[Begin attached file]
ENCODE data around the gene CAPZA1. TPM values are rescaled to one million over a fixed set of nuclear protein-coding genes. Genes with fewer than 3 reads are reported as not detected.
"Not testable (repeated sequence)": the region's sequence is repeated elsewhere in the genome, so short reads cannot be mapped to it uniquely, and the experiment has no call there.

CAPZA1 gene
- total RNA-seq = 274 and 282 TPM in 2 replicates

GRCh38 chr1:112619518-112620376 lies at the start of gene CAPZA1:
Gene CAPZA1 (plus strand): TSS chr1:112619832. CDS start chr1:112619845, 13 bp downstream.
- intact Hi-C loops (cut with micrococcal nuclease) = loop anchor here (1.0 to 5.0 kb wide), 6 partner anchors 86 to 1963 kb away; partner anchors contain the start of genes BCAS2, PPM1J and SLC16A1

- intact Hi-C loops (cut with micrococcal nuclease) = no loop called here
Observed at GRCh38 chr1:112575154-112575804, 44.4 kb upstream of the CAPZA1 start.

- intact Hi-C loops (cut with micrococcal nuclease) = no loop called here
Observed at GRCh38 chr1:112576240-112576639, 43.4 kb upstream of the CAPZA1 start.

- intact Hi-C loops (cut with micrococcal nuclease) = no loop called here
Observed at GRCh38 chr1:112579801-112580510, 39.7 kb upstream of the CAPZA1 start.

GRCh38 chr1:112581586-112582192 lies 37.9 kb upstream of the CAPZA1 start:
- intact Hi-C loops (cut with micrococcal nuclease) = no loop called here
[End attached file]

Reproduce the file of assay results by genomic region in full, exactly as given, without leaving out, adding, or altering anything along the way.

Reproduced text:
ENCODE data around the gene CAPZA1. TPM values are rescaled to one million over a fixed set of nuclear protein-coding genes. Genes with fewer than 3 reads are reported as not detected.
"Not testable (repeated sequence)": the region's sequence is repeated elsewhere in the genome, so short reads cannot be mapped to it uniquely, and the experiment has no call there.

CAPZA1 gene
- total RNA-seq = 274 and 282 TPM in 2 replicates

GRCh38 chr1:112619518-112620376 lies at the start of gene CAPZA1:
Gene CAPZA1 (plus strand): TSS chr1:112619832. CDS start chr1:112619845, 13 bp downstream.
- intact Hi-C loops (cut with micrococcal nuclease) = loop anchor here (1.0 to 5.0 kb wide), 6 partner anchors 86 to 1963 kb away; partner anchors contain the start of genes BCAS2, PPM1J and SLC16A1

- intact Hi-C loops (cut with micrococcal nuclease) = no loop called here
Observed at GRCh38 chr1:112575154-112575804, 44.4 kb upstream of the CAPZA1 start.

- intact Hi-C loops (cut with micrococcal nuclease) = no loop called here
Observed at GRCh38 chr1:112576240-112576639, 43.4 kb upstream of the CAPZA1 start.

- intact Hi-C loops (cut with micrococcal nuclease) = no loop called here
Observed at GRCh38 chr1:112579801-112580510, 39.7 kb upstream of the CAPZA1 start.

GRCh38 chr1:112581586-112582192 lies 37.9 kb upstream of the CAPZA1 start:
- intact Hi-C loops (cut with micrococcal nuclease) = no loop called here